For example, the lowering of the level of life in Third World countries serves the First World by lowering the price of labortransforming the differential of low-cost labor and raw materials into collective gifts from the many in the South through the few in the South to the few in the North. The manipulative use of giftgiving for the purpose of profit making (leveraging more gifts) is itself an exchange. However, misinterpreting giftgiving as an exchange and profit as 'deserved' confuses the two paradigms and is not just a bias of academicians. It is a very widespread view that is part of and supports the practice of exploitation.

The many examples of actual slavery that have poisoned human history are evidence of the tendency to place groups of people in constrained giftgiving positions through 'owning' them. Women of all races and cultures have also often been in these positions with regard to their husbands, whether or not they were actually 'owned.' In order to accumulate capital, surplus gifts must come from somewhere. Slavery provided that surplus 'free' to the slave 'owners' in the South of the US, for example, though it cost immense human suffering to the slaves.

But exchange also provides an efficient mechanism for accumulation, by hiding the gifts it receives behind the screen of an equation which appears to be 'fair,' and a transaction which appears to come from a 'free choice' (no matter that the absence of alternatives often reduces poor people to a situation similar to slavery). Capital can be seen as the combined gifts of the many


captured by exchange and understood within exchange's self-reflecting parameters as coming from fair profit on an investment. Equal exchange does not produce a profit. Gift labor is necessary for that purpose.8

Gift labor is easy to hide because, as we said regarding language, giving is transitive. If 'A' gives to 'B' and 'B' gives to 'C,' then 'A' gives to 'C.' Thus, if a wife gives her free labor to her husband and he gives his surplus labor to the capitalist, the wife's labor passes transitively through her husband to the capitalist. The gift is also unseen because we avert our gaze from the original source. At most we look at 'B' giving to 'C.' What is in full evidence, however, is the so-called 'equal' exchange between 'B' and 'C,' where the capitalist pays the worker a salary which is determined by the price of that kind of labor on the market.

Focusing on the salary as the 'just' price of labor draws our attention away from the quantifiable and unquantifiable giftgiving which is also taking place. Exchange validates itself and fits with the other exchanges which are occurring in the market. It floats like a cluster of bubbles on a sea of hidden gifts--given by women, workers, the unpaid, the underpaid, the poor, the unemployed (who with their demand for jobs keep the 'just' price of labor low), and all those in classes and countries which are in a giftgiving stance towards privileged classes and countries.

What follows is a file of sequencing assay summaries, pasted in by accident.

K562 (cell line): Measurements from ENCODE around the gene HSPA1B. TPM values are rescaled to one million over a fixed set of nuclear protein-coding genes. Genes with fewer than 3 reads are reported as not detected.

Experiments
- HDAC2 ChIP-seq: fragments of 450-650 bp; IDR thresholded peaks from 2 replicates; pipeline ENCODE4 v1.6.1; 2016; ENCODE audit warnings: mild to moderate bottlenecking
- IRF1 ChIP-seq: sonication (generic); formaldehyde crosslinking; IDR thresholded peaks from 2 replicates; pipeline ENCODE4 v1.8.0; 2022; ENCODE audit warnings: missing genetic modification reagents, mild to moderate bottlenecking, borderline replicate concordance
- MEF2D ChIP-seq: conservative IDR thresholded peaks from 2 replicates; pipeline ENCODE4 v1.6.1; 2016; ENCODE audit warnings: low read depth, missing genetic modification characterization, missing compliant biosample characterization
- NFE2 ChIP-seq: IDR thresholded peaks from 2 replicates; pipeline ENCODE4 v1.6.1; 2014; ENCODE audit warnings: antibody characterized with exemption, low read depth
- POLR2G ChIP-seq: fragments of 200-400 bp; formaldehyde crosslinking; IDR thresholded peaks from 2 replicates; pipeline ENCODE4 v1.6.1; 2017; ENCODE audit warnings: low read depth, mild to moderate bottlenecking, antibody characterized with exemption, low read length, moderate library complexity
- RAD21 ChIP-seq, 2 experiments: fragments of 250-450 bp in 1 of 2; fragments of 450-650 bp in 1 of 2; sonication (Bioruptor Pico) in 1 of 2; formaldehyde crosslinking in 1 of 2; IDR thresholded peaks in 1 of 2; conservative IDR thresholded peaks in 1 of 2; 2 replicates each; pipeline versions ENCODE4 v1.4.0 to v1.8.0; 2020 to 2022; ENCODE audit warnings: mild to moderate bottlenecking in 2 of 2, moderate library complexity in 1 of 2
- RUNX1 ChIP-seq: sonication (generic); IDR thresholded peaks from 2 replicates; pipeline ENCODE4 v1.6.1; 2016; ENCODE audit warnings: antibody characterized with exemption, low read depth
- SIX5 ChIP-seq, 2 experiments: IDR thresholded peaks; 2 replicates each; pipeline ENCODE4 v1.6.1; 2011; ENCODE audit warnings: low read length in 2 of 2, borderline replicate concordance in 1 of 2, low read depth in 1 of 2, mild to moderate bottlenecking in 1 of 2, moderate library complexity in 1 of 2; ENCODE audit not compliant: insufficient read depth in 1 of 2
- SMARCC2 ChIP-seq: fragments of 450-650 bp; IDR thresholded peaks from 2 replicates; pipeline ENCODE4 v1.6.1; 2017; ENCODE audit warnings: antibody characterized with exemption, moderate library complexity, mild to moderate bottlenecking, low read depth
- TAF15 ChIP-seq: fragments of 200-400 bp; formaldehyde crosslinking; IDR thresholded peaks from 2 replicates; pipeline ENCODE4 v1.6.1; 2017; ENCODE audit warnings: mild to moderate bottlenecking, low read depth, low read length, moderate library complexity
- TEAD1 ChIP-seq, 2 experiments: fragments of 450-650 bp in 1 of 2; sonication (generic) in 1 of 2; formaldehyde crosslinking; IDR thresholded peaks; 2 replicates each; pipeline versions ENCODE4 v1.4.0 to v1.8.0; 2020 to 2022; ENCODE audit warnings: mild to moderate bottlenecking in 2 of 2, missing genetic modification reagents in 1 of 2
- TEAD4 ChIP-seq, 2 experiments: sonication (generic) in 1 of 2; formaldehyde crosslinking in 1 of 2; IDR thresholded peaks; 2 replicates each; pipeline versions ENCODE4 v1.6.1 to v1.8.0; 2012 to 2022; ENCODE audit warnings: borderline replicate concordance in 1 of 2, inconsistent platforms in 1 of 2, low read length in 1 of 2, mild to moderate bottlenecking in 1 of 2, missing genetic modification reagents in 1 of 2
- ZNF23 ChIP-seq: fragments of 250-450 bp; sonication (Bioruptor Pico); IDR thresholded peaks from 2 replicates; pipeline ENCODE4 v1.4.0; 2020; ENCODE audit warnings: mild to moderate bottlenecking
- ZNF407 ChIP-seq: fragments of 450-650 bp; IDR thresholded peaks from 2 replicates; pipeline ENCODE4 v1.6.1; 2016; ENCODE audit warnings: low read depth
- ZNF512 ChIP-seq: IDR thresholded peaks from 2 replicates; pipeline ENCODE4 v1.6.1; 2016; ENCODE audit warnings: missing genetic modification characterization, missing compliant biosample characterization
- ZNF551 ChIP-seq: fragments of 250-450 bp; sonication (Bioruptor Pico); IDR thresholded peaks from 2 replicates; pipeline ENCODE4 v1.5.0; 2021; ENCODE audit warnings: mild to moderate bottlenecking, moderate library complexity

Then there are the many gifts of consumers who consistently overpay for products like gasoline, which have a relatively low production cost but a high utility to people whose needs have been determined by transportation industries. There are the gifts of the past, of the surplus value contained in 'fixed capital,' but also in (mostly women's) free gifts of maintenance of the buildings, goods, use values and people of previous generations--their children, their language, their art, their culture, and the by-products of their lives. There is a great unrecognized flow-through of gifts from the past to the present, as well as from

8 Jack Weatherford, Indian Givers, Fawcett Columbine, New York, 1988, discusses the impact the gold and silver of the Americas had on European capitalism, along with the numberless other (unrecognized) gifts the native people gave to the rest of the world.


people in groups and in countries in the giving stance to the countries in the taking stance.

There are the gifts of nature ready for our use, air and water and sunlight, which we are adapted by evolution to creatively receive--but which are becoming polluted and scarcified by being covertly expended, wasted, to cut costs (give gifts) in the service of the exchange paradigm. This pollution forces unborn generations to hand over to us their potential use of nature's gifts so that we can make a quick profit. We are blocking the flow of gifts towards the future. New types of commerce invade previously giftgiving areas, from fast food restaurants to laundromats. The inheritance of all is becoming commercialized by the industry of bio-genetics, turning even the (biological) free gifts of the many to the profit of the few.


For-Giving Chapters 4-6